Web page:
VA events bring benefits to Veterans in 24 tribal communities


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Portrait of Edward Yazzie

Purple Heart Recipient Edward Yazzie attends the June 14 VA Claims Event in Chinle, Arizona.

This time last year, VA was getting ready to launch a nationwide campaign to roll out Veteran disability enrollment claim events with 24 tribal communities. The campaign, Your Service. Our Mission: Bringing Benefits Home, kicked off March 2018 and wrapped up with a total of 32 events spanning 11 states.

One of the most significant highlights was the amount of VA benefits approved for tribal Veterans who may not have otherwise received VA benefits due to the rural geographical location of the tribal community. More than 1,100 Veterans participated and submitted 730 claims. One tribal Veteran’s compensation tripled while another received a check for $20,000 in back pay.

“Our main focus was to work with tribal governments to encourage and assist Veterans across Indian Country to apply for the benefits they earned through their military service,” said Stephanie Birdwell, director, VA’s Office of Tribal Government Relations. “This helps VA enhance and improve the experience for all Veterans and their families.”

Birdwell was quick to point out that the presumptive condition campaign would not have succeeded without the support of VA’s Benefits Assistance Service, VBA Regional Office leadership and staff, State Departments of Veterans Affairs, and national Veteran Service Organizations.

VA benefits staff, service officers, and health care personnel were on hand at each event to review claims on the spot, with the goal of completing the claim same day.

“VA’s Benefits Assistance Service worked closely with tribal government leaders to roll out these claims events,” said Mike Frueh, executive director, VA’s Benefits Assistance Service. “We focused on Veterans and their widows with presumptive disabilities, in addition to those who are pension eligible.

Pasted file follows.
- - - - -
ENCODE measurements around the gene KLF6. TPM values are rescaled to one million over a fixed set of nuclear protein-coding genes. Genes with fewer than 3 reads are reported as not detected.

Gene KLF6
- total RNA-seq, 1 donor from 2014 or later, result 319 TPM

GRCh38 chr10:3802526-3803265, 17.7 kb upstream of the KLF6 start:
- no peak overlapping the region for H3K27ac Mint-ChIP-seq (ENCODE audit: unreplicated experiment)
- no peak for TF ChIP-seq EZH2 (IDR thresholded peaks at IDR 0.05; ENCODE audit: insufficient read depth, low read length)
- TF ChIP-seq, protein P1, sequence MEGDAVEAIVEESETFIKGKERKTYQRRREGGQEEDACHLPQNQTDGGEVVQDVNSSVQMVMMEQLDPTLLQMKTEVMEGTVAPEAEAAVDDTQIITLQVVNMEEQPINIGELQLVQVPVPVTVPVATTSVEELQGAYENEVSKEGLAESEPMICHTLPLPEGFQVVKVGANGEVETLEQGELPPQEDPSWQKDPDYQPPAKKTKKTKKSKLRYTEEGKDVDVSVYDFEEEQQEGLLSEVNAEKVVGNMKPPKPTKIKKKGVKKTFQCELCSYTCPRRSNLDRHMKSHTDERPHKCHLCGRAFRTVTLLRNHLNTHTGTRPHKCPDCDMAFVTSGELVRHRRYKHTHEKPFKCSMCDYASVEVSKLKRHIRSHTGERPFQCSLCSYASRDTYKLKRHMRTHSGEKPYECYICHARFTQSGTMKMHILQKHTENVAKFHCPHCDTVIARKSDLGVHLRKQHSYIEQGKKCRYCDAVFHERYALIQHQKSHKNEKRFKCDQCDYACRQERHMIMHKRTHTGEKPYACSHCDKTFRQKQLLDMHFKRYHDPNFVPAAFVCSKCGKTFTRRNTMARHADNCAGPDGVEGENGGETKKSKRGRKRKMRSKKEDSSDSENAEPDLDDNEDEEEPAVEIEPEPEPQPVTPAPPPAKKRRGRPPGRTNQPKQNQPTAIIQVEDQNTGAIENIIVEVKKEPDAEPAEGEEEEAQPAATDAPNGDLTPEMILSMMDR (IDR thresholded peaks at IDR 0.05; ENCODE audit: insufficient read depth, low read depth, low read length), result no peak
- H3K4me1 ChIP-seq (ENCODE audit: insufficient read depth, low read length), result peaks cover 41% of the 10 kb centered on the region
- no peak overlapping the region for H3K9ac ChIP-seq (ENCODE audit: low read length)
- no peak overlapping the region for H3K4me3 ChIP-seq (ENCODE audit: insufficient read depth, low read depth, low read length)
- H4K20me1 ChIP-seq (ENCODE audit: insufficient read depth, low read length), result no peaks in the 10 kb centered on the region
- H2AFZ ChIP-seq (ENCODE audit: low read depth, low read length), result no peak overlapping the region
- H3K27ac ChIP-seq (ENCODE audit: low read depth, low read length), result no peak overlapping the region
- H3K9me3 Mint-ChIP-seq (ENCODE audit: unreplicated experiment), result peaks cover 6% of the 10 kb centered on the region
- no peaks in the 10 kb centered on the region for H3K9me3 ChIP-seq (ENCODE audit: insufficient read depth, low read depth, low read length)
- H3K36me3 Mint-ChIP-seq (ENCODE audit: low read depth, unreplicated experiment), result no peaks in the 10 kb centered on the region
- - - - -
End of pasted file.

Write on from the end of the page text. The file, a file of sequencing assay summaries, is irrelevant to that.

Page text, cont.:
“Many tribal Veterans and families may not realize VA presumes that certain medical conditions are related to military service, although these conditions may first appear after discharge,” said Frueh.  “In addition, a spouse may be eligible for certain benefits when a Veteran dies as a result of what VA calls presumptive disabilities.”

VA reached out to more than 500 tribes with announcements about the campaign and an offer to host an event.

“While we initially had interest from 20 tribes, word spread and tribes saw the tremendous benefit of the events,” said Birdwell. “In the end, we were able to reach 24 tribal communities, with some requesting multiple events in different locations to reach more people.”

Hosted by VA and the Navajo Nation, Indian Country’s first presumptive claims event took place last March at the communities of Many Farms and Cottonwood/Tselani, Arizona. During this two-day outreach event, 88 participants were assisted and 49 claims for benefits were processed by VA employees.

“As an outreach specialist, I always enjoy getting out of the office and working directly with the Veterans we serve,” said Monica Cabrera, public affairs officer, Phoenix VA Regional Office. “Having the opportunity at Many Farms and Cottonwood was rewarding for me emotionally and professionally. Veterans have contributed significantly to the economic sustainability of Indian Country, and I hope they left the event knowing how appreciative we are for their service.”


IMAGE: VA employee talks to tribal Veterans during event

On Aug. 3, 2018, VA staff participated in a claims event with the San Carlos Apache Tribe.


VA worked alongside the following tribal communities to host presumptive condition events:

Copper River Native Association (Alaska); Native Village of White Mountain (Alaska); Tule River Tribe (Calif.); Walker River Paiute Tribe (Nevada); Siletz Tribe (Oregon); Nooksack Indian Tribe (Washington); Bay Mills Indian Community (Michigan); White Earth Nation (Minnesota); Red Cliff Band of Lake Superior Chippewa Indians (Wisconsin); Osage Nation (Oklahoma); Seminole Nation of Oklahoma (Oklahoma); Eastern Shawnee Tribe (Oklahoma); Choctaw Nation of Oklahoma (Oklahoma); Kiowa Tribe (Oklahoma); Kewa Pueblo (New Mexico); Pasqui Yaqui Tribe (Arizona); Tohono O’odham Nation (Arizona); San Carlos Apache (Arizona); Navajo Nation (Arizona); White Mountain Apache Tribe (Arizona); Pueblo of Pojoaque (New Mexico); and Taos Pueblo (New Mexico).

Planning is underway to hold more claims events across Indian Country in 2019.

To learn more about VA tribal government programs and services, visit https://www.va.gov/TRIBALGOVERNMENT/locations.asp.

Author

VAntagePoint Contributor

— VAntage Point Contributors provide insight and perspective on a wide range of Veterans issues. If you’d like to contribute a story to VAntage Point, learn how you can submit a guest blog at http://www.blogs.va.gov/VAntage/how-to-submit-a-guest-post/

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